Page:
Diet-induced weight loss alters hepatic glucocorticoid metabolism in type 2 diabetes mellitus


Andreas Stomby 1 2, Julia Otten 1, Mats Ryberg 1, Ruth Andrew 3, Brian R Walker 3 4, Tommy Olsson 1

Main idea: These interventions caused weight loss and improved insulin sensitivity with concomitant increases in the conversion of cortisone to cortisol, which is an estimate of hepatic HSD11B1 activity. This suggests that dysregulation of liver glucocorticoid metabolism in these patients is a consequence rather than a cause of metabolic dysfunction.


Context: Altered tissue-specific glucocorticoid metabolism has been described in uncomplicated obesity and type 2 diabetes. Weight loss induced by diet and exercise normalizes cortisol metabolism in patients with type 2 diabetes. Study suggests that weight loss reversed abnormal metabolism in uncomplicated obesity.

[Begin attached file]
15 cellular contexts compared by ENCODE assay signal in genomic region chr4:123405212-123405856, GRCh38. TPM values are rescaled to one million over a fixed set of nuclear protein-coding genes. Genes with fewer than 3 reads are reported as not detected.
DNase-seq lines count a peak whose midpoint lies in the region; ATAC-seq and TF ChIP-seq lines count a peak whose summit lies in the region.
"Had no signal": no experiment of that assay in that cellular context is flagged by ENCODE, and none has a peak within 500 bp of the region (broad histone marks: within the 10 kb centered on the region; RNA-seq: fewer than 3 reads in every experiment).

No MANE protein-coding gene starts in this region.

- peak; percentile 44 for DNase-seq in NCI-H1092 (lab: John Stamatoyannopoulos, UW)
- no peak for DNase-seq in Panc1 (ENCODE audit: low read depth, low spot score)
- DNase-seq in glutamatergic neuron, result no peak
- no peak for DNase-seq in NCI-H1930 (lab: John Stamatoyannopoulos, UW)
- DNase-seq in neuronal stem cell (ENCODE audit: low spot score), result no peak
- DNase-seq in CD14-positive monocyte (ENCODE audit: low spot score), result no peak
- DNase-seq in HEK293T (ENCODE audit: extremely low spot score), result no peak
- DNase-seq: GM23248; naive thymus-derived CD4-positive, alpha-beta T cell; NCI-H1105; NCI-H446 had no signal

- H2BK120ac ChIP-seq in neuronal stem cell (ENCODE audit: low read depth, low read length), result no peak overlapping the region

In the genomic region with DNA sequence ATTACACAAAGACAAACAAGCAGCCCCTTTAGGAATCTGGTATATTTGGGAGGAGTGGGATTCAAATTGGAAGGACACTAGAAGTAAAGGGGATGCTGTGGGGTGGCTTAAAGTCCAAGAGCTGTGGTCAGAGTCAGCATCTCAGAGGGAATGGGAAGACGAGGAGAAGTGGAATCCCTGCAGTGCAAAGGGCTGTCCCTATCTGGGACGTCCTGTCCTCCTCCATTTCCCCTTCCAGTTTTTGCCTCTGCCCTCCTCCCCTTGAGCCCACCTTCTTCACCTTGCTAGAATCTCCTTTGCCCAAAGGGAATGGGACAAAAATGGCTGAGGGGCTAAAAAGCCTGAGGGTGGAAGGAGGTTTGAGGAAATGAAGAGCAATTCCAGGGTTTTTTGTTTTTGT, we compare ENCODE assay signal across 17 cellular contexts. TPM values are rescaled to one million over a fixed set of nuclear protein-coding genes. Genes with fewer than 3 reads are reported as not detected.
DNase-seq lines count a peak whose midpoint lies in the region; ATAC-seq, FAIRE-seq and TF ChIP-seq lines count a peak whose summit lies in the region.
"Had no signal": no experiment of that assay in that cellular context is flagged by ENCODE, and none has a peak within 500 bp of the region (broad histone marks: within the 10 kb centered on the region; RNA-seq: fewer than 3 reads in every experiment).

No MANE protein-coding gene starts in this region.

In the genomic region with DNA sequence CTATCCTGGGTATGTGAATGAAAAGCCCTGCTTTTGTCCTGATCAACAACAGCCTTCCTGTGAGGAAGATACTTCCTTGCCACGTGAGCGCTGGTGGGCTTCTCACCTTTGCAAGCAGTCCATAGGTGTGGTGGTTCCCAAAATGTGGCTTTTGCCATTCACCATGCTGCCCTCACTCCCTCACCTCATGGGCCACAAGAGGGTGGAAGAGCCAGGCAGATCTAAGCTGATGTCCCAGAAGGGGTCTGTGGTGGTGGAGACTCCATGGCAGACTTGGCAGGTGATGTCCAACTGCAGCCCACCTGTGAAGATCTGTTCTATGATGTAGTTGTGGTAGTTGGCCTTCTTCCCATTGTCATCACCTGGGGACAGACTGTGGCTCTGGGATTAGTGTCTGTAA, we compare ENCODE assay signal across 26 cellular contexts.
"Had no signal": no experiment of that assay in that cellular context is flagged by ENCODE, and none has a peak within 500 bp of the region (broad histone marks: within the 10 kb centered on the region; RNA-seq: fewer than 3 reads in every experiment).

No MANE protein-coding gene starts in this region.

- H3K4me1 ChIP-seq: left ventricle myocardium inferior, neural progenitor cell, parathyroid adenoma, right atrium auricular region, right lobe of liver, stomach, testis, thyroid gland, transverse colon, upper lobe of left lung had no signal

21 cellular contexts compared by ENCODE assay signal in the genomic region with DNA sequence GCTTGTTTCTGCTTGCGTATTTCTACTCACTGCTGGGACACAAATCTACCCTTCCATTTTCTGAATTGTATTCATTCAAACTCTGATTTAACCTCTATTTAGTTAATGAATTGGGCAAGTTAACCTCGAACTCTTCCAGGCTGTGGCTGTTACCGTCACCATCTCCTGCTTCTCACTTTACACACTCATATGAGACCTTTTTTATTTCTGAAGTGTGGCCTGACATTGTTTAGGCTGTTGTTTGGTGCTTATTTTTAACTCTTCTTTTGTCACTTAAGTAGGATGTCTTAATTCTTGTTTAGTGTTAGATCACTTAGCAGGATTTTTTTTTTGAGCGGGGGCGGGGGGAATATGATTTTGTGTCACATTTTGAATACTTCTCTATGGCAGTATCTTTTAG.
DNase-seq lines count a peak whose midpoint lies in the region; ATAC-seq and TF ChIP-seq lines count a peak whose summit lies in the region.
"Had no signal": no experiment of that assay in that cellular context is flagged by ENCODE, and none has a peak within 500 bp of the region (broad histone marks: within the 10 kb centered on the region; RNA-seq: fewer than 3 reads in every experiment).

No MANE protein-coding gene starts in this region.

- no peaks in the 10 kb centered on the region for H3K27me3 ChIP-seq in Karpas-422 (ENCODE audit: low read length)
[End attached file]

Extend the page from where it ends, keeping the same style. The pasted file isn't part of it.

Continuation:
Objective: Test the effects of a diet intervention with added exercise on glucocorticoid metabolism.

Design: Two groups followed a Paleolithic diet (PD) for 12 weeks with added 180 min of structured aerobic and resistance exercise per week in one randomized group (PDEX).

Setting: Umeå University Hospital.

Participants: Men and women with type 2 diabetes treated with lifestyle modification ± metformin were included. Twenty-eight participants completed measurements of glucocorticoid metabolism.

Main outcome measures: Changes in glucocorticoid metabolite levels in 24-h urine samples were measured. Body composition and insulin sensitivity were measured using a hyperinsulinemic-euglycemic clamp. Liver fat was measured by magnetic resonance spectroscopy. Results: Both groups lost weight and improved insulin sensitivity. Conversion of orally taken cortisone to plasma cortisol and the ratio of 5α-THF + 5β-THF/THE in urine increased in both groups.


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